Press regulation: three reasons why a 30 year old campaign must continue – Steven Barnett

19 01 2017

National NewspapersWith the government’s consultation on whether to proceed with the section 40 cost-shifting incentives of the Leveson framework now closed, there will be a brief political pause. Neither that consultation nor the intense political manoeuvring that is likely to follow should distract us from the long-standing and urgent need to tackle reform of press regulation in order to protect both the public and public interest journalism. Read the rest of this entry »

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Where now for media reform in the UK? – Damian Tambini

11 01 2017

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The Leveson Catch 22: responsibility for delivering tough regulation of the press and a new framework on media ownership lay with a Parliament and a government that reformers agreed was under the boot of the press and therefore unlikely to deliver them.  Leveson himself worried about the ‘megaphone’ with which the press could influence policy debate. Read the rest of this entry »





The Risks of Abandoning Leveson – Martin Moore

6 01 2017

Lord Justice LevesonHow will Theresa May’s government decide whether to implement Leveson after the current consultation closes? It appears to be inclined to dilute or abandon the court costs incentives and Leveson Part Two – otherwise why launch the consultation in the first place? Read the rest of this entry »





How Brexit might affect EU audiovisual media services policy making – Alison Harcourt

25 05 2016

AVMSD 1160 x 650In light of the replies to the public consultation on Directive 2010/13/EU on Audio-Visual Media Services (AVMSD), the Commission’s Regulatory Fitness (REFIT) exercise, the public consultation on the EU Satellite and Cable Directive, national consultations and a possible exit of the UK from the EU, it is time to consider the current issues affecting UK stakeholders in the cross-border audio-visual services sector. Read the rest of this entry »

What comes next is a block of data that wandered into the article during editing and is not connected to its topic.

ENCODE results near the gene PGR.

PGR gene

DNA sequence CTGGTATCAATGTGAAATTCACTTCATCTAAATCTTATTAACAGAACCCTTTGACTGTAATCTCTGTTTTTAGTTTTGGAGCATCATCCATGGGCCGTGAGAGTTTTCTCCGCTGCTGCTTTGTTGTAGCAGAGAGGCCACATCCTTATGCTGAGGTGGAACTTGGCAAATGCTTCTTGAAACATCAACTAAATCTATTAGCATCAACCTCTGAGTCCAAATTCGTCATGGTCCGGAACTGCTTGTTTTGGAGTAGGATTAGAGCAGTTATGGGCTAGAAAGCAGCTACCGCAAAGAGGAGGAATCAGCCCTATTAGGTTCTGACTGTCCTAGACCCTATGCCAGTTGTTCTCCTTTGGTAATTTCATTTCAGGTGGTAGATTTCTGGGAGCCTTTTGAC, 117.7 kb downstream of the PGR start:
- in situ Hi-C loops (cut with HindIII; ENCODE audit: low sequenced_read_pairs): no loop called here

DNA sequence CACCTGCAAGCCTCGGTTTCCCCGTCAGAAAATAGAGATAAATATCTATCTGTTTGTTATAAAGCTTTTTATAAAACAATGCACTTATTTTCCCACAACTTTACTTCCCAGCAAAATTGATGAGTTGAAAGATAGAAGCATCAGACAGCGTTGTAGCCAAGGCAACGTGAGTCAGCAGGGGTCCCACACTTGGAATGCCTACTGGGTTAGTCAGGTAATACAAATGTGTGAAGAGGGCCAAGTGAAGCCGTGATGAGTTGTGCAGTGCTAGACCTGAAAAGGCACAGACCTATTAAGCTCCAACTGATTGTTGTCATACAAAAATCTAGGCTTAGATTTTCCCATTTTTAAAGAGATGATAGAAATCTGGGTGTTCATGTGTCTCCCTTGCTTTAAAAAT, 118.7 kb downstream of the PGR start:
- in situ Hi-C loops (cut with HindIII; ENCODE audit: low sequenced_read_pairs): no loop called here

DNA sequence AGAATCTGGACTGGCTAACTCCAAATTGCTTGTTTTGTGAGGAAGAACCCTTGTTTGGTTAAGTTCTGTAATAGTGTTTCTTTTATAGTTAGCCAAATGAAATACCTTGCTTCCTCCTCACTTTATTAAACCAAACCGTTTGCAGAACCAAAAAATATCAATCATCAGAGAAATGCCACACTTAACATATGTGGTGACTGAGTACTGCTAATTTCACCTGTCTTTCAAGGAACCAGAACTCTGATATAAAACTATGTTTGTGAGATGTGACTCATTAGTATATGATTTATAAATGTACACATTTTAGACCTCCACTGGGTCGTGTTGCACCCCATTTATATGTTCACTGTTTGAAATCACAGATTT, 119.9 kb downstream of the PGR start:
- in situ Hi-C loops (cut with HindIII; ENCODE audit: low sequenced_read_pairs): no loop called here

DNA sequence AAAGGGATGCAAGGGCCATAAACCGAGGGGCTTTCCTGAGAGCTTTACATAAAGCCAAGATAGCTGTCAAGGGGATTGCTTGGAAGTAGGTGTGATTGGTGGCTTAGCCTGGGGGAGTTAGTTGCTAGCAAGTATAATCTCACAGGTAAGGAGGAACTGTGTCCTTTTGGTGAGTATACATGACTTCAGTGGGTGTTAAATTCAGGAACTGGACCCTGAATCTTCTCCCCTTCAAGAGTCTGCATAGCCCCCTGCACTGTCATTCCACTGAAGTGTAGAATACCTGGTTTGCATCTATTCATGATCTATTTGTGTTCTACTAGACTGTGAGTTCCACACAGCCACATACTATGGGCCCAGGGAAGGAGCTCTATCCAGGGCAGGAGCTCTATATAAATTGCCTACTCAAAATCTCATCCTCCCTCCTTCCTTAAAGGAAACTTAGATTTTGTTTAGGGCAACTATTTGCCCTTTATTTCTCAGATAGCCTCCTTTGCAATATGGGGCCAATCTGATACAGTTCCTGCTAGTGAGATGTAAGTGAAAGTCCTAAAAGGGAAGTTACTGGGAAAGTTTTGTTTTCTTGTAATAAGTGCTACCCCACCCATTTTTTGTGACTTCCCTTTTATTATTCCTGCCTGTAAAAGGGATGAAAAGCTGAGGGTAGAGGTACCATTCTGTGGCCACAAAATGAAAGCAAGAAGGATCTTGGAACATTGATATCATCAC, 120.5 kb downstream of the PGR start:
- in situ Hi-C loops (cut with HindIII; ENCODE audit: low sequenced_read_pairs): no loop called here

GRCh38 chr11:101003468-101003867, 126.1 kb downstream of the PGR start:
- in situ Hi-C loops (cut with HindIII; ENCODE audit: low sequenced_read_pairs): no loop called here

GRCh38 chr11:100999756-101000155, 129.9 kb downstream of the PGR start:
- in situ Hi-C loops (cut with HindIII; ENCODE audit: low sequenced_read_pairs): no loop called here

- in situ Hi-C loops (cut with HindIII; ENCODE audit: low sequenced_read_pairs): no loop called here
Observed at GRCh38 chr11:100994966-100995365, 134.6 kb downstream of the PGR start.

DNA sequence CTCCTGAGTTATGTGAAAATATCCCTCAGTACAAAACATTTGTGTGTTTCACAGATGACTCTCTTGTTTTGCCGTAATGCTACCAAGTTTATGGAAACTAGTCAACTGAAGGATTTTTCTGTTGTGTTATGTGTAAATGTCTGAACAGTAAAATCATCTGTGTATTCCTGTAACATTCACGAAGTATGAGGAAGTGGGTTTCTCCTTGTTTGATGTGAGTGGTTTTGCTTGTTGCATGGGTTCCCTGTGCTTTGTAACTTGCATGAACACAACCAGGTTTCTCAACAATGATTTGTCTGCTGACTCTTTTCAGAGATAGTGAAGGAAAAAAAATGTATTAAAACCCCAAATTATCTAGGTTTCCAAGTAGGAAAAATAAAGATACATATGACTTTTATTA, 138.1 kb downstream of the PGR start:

Data protection through the lens of competition law: will Germany lead the way? – Inge Graef and Brendan Van Alsenoy

24 03 2016

germany-1177268_1920_fullOn 2 March 2016, the Bundeskartellamt, the German competition authority announced its decision to initiate proceedings against Facebook on suspicion that the social network provider had abused its dominant position by infringing data protection rules.  This case represents the first attempt by a European competition authority to integrate data protection interests into competition analysis, and raises interesting questions about the interface between these two areas of law. Read the rest of this entry »





A very brief history of interception in Britain – Bernard Keenan

21 02 2016

gchq1Britain is in the process of legislating a new system of control over the interception of communication. The Investigatory Powers Bill, currently being debated in draft form, aims to give an unprecedented level of transparency and accountability to the use of government surveillance powers. In this ‘long read’ piece Bernard Keenan provides some historical context on the issue of interception, arguing that the more the law oversees secret activities, the more secretive the law becomes. Read the rest of this entry »





Holding the “sovereigns of cyberspace” accountable – Rebecca MacKinnon

20 11 2015

DigitalIn 2014, more than 213 million people around the world went online for the first time. According to Freedom House, which tracks trends in Internet freedom and openness around the world, these new users have less freedom to speak their minds, freely access information, and organise around civil, political, and religious interests than those who first logged on five years ago. Read the rest of this entry »